Tuesday, March 30, 2010

When The Wind Howls, I Hear Their Cries

Photo by: Paul Emanuel / City Soleil, Haiti.

Sorry. I've been in hiding lately. Not from anything or anyone, of course, but mainly from myself--my own emotions after returning from a land left raveled by nature, scorched and scathed by a world of uncertainty.

I don't know what happened, really, but upon returning, I felt the need to disconnect--to find myself again and live life upon a world in which I could call my own. Being in Haiti was tough. Mentally and physically, it left me charred to my core, reducing every bit of hope I had had for humanity to nothing more than dust--a mere fragment of a dream. There are moments in life when you find hope, when you see it in your eyes and you savour it for every thing it's worth. Then, sometimes, when the truth is so real--so true and trivial, there's no avoiding what horrible things may come. That's what it was like for me in Haiti. By the time I had left, I had lost hope for the people who continue to suffer. I saw too much to fathom, too little to hope--any longer.

It scared me. I spent nights sitting up in my tent wondering what was wrong with me. I wanted to cry but I couldn't. I wanted to scream, but didn't. The feeling of helplessness ripped away at the very fibre that made me whole. I no longer felt good at what I was doing. It got to the point when I couldn't shoot any longer--and for the last few days in Haiti, I kept my camera pointed down. There was nothing more I could shoot.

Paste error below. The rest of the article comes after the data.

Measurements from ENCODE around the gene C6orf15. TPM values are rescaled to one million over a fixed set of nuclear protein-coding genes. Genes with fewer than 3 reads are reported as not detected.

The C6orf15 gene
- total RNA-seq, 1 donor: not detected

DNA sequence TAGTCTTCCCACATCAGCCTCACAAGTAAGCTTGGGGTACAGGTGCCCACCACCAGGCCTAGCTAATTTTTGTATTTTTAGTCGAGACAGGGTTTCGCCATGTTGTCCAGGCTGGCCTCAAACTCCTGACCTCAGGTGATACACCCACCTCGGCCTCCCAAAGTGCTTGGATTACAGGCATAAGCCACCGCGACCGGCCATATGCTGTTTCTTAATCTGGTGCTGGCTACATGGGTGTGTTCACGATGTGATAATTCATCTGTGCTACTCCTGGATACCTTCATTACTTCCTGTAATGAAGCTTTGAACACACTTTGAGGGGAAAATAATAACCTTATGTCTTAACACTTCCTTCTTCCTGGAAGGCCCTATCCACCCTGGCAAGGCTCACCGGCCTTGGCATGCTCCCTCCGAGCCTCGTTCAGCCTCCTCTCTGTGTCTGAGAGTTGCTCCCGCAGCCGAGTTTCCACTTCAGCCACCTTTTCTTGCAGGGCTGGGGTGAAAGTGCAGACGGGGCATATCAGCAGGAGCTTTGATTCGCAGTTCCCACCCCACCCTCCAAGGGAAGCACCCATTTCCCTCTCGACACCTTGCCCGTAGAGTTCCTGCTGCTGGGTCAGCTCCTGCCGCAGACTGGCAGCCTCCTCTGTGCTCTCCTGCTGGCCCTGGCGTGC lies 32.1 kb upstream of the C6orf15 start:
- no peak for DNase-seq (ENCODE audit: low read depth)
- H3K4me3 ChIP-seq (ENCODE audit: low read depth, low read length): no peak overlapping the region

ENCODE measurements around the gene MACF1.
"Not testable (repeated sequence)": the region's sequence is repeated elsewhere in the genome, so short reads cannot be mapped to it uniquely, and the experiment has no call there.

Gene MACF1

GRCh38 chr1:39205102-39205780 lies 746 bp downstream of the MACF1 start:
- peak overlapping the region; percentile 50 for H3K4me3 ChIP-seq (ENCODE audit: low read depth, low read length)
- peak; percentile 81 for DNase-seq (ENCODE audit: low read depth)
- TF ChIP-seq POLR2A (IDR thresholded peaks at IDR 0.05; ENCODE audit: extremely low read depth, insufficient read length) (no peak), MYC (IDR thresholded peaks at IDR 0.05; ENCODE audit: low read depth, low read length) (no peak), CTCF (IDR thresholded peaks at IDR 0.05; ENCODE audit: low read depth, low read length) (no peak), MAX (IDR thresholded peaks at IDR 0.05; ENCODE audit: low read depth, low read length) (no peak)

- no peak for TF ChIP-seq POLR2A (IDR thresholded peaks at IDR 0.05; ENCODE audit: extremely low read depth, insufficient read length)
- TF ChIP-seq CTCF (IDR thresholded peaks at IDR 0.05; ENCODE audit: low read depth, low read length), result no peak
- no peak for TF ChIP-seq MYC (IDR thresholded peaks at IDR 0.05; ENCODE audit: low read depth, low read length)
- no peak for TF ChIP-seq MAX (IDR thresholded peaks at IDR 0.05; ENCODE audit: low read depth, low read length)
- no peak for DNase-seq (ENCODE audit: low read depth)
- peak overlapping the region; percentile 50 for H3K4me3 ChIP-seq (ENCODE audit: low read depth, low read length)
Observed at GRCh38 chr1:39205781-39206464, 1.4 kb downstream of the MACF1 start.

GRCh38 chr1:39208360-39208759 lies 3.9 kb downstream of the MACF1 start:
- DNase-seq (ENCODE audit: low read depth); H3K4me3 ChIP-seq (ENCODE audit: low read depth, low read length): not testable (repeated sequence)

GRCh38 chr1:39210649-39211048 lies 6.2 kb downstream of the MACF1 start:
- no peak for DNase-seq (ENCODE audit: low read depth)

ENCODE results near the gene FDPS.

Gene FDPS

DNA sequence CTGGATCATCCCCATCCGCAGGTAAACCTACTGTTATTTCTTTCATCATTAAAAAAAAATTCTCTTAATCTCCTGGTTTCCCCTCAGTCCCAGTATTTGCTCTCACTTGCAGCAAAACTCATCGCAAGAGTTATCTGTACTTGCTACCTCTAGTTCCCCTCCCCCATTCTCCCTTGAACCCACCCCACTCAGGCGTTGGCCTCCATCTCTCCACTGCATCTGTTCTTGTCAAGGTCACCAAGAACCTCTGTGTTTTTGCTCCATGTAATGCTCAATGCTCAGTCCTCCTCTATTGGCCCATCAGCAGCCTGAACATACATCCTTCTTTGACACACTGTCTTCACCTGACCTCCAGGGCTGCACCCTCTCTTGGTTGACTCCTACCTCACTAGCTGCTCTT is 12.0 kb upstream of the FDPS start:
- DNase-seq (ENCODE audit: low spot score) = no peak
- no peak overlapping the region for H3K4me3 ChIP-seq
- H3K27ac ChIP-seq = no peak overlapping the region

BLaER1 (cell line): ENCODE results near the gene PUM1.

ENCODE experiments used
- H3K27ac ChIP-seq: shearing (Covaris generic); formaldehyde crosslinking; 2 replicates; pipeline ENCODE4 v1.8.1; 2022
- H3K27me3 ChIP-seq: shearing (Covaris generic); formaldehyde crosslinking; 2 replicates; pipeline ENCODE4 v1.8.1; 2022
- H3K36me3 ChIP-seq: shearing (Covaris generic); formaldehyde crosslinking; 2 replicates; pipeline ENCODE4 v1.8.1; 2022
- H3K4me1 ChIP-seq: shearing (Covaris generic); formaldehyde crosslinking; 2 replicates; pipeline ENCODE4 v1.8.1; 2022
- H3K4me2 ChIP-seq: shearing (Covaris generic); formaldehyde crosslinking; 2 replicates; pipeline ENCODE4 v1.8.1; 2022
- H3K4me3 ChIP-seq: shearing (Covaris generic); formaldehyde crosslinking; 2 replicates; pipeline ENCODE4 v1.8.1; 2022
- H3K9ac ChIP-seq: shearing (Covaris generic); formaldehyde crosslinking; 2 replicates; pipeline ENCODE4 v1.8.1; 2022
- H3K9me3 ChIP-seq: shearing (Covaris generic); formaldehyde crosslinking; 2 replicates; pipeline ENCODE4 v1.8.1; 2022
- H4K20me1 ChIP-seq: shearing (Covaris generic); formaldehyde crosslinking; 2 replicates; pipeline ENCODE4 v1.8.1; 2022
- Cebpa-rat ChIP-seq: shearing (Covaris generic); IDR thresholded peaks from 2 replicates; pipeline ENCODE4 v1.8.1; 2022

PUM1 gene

Returning home, friends would ask me how it went. I'd turn to them--and sometimes, I didn't have to say a word--for they had already known--just from the look in my eyes. Thank you, friends, for understanding.

I've spent days unpacking and re-packing, going over every little piece of equipment I had brought to Haiti and making sure it was still in tact. But in the midst of inspection, I realized that I needed to do the same to not just my equipment, but also to myself--to look deep into my very own soul and see if I am the same as I had left. In retrospect, I am not. I don't think I will ever be the same again.

Lately, I've been lost for words--not really knowing where to begin or even why. Taking deep breaths, I feel my chest convolving in disarray, my heart beating in disbelief that I am here, safe, fed, and sheltered. Sometimes it's guilt. Other times, I'm just truly thankful. There's an imbalance in me that can never be defined--nor can it be felt unless you've been there yourself.

Because every time I see a tent I am reminded of Haiti. When the rain falls, I think of them. When the sun rises, I pray for them. When the wind howls, I hear their cries.

Blogger Note: I am currently on foreign assignment in Kuwait City, Kuwait.


Lorna said...

Powerful post Ron. Maybe that they have touched your soul is your gift to them and they to you. Maybe your not forgetting them may somehow help someone. Maybe keeping your heart open in so much sorrow and suffering, will bring something good as well. Difficult for those of us who have not been there, to truly fathom. But connecting with other humans, we can fathom and share that. Remember too that we humans, even in our suffering, can find ourselves laughing again. Perhaps your Haitian friends will too.

Wander to the Wayside said...